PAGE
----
A Common Tern was also hunting for fish out on the river, and a few Purple Martins called as they soared high overhead. I was astonished by the number of flycatchers in the park – two Eastern Phoebes were present, along with at least seven Eastern Kingbirds! I may have under-counted them as they kept moving around and I kept finding more. A Warbling Vireo preening in a small bush next to the eastern creek was most cooperative:
I found some warblers in the thick vegetation between the eastern and western parking areas, including a Black-and-white Warbler, a Yellow Warbler, a Northern Parula, and four American Redstarts, quite possibly a family group. Two Baltimore Orioles were also nice to see.
On Sunday a walk in the subdivision produced a Gray Catbird in Deevy Pines Park. It was in a small wooded area close to the road; you can see a house in the background here. It didn’t notice me at first, so I was able to get some nice photos as it explored this branch looking for insects.
It shaping up to be a nice morning, so I headed over to the Beaver Trail next where I heard a Common Gallinule and saw another Gray Catbird near the boardwalk at the back of the trail. Five Rose-breasted Grosbeaks all near the back boardwalk are a high count for me at this location; probably another family group undergoing post-breeding dispersal. A singing Brown Creeper was pleasant to hear, and I heard – but could not see – a Pileated Woodpecker calling from the woods.
In the meadow, this Lance-tipped Darner made for a beautiful sight perched among the flowers there – I have heard them referenced as Oregano or Wild Marjoram. If you look very closely, you will see a tiny Jumping Spider clinging to a thin stalk of vegetation.
From there I headed over to Mud Lake to look for migrants, and was not disappointed. I ended up with 38 species there in two and a half hours, along with 9 warblers. I’m not sure whether the Northern Waterthrush in a swampy area behind the rige or the Canada Warbler in the woods was the best species, but I was also happy to see three Black-and-white Warblers, a couple of Yellow-rumped Warblers (a sure sign of migration), at least six Cape May Warblers, two Chestnut-sided Warblers, and a good number of Yellow Warblers and American Redstarts, both of which breed here. A singing Pine Warbler in the woods was the ninth species.
Four different flycatcher species were present – Eastern Wood-Pewee, Eastern Phoebe, Eastern Kingbird, and Great Crested Flycatcher – and at least 40 Tree Swallows and one Chimney Swift were hawking for insects above the ridge. An adult Cooper’s Hawk in the woods near the observation dock was great to see.
The only dragonfly I was able to photograph was this beautiful Common Green Darner. I was looking for other darners, in particular the Shadow Darner which I haven’t seen yet this year, but this was the only species I found.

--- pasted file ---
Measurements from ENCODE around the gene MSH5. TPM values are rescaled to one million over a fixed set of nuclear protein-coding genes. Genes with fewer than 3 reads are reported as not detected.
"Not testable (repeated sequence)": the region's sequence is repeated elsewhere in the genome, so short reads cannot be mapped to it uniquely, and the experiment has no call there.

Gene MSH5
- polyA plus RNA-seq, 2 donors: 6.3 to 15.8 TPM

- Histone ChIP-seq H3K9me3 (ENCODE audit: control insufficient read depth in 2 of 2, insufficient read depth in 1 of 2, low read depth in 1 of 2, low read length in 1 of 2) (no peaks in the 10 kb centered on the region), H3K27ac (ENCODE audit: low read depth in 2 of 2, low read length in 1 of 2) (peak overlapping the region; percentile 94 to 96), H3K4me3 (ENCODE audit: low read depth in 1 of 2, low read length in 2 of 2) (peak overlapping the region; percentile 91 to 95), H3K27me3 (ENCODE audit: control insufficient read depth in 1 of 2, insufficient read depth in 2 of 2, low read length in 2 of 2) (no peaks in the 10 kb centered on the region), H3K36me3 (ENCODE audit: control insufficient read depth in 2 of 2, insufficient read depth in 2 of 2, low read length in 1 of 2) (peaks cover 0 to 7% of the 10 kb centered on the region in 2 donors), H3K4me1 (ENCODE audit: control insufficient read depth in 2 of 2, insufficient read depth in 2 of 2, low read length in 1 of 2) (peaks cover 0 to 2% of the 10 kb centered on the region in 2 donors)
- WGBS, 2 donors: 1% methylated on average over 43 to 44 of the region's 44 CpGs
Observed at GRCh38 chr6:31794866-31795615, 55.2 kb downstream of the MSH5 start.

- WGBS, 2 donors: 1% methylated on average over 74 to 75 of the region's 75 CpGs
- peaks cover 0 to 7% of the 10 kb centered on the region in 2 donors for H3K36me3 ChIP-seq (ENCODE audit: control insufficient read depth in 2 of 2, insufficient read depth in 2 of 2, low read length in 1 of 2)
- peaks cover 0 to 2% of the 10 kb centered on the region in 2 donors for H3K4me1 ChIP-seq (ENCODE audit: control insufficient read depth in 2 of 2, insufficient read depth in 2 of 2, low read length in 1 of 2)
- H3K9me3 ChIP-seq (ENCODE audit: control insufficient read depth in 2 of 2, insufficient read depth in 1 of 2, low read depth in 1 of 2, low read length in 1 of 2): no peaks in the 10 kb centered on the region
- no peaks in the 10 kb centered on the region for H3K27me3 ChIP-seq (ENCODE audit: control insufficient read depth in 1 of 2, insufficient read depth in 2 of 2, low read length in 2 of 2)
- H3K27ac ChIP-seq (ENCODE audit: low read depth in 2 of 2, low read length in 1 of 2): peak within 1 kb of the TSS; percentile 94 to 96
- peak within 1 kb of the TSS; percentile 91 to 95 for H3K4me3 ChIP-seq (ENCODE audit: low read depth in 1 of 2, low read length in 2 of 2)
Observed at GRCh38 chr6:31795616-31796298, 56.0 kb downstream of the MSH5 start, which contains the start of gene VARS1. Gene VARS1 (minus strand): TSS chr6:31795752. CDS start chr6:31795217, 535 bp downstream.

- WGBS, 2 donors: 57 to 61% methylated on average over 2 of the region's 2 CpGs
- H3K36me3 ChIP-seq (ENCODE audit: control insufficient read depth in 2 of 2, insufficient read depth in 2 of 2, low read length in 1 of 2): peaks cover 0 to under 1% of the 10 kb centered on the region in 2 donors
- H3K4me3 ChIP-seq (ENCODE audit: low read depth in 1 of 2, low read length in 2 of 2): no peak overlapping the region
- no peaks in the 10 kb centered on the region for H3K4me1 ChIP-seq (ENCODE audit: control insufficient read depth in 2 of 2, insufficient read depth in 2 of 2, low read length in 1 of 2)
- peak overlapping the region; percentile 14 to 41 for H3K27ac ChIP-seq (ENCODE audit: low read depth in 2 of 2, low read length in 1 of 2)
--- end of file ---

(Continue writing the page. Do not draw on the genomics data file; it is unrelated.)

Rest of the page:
Yesterday I started the morning off with a walk around the storm water ponds on Eagleson. I found a single migrant among the resident pond denizens, a Cape May Warbler high in the conifers near the channel. I had better luck at Sarsaparilla Trail where I found this Snowshoe Hare on the lawn behind the outhouse:
Chestnut-sided Warblers have been present here on more than one visit, making me suspect they are breeding here; I found one worn-looking adult next to the parking lot and two juveniles by the picnic shelter. I also found a Magnolia Warbler and a Gray Catbird.
Later that afternoon I returned to the storm water ponds to look for insects. I couldn’t find any dragonflies along the pond edges, but a Monarch in the wildflower field on the western side of the central pond was a terrific find.
This was my second Monarch of the year, and it was much more cooperative than any Monarch I’ve seen in the last five or so years. It was busy feeding on the flowers (some sort of Monarda or Bee Balm species?), and while it didn’t linger on any one plant for very long, it stayed long enough for me to follow it and get a few photos.
I love how the head and thorax of the Monarch is black with white spots, continuing the pattern found on the outer wing edges.
It was also wonderfully fresh with no damage, making me realize it had emerged very recently – and probably very close by.
When at last it alighted on a flower with its wings open, I was able to identify it as a male – the males have a thickened black spot on each hindwing, which is absent in females. While the spot is barely visible in this image, some other interesting details are present. The top view shows a black abdomen with a few faint white spots near the tip – not spots. It also shows that some of the spots along the edge of the forewing are pale orange instead of white. The more details I noticed while watching him, the more beautiful he became!
It is heartbreaking to think of how drastically Monarch numbers have declined in the past couple of decades. Unfortunately there is no one single cause – illegal logging on their wintering grounds, catastrophic weather events while the Monarchs are migrating or overwintering, habitat loss on their breeding grounds, and diminishing sources of milkweed along migration routes have all contributed to population loss. Whenever I have the opportunity to photograph a Monarch, I cherish it, keenly aware that I might not have such a chance again. Hopefully this beauty will survive the long journey to Mexico, and live to breed the following spring.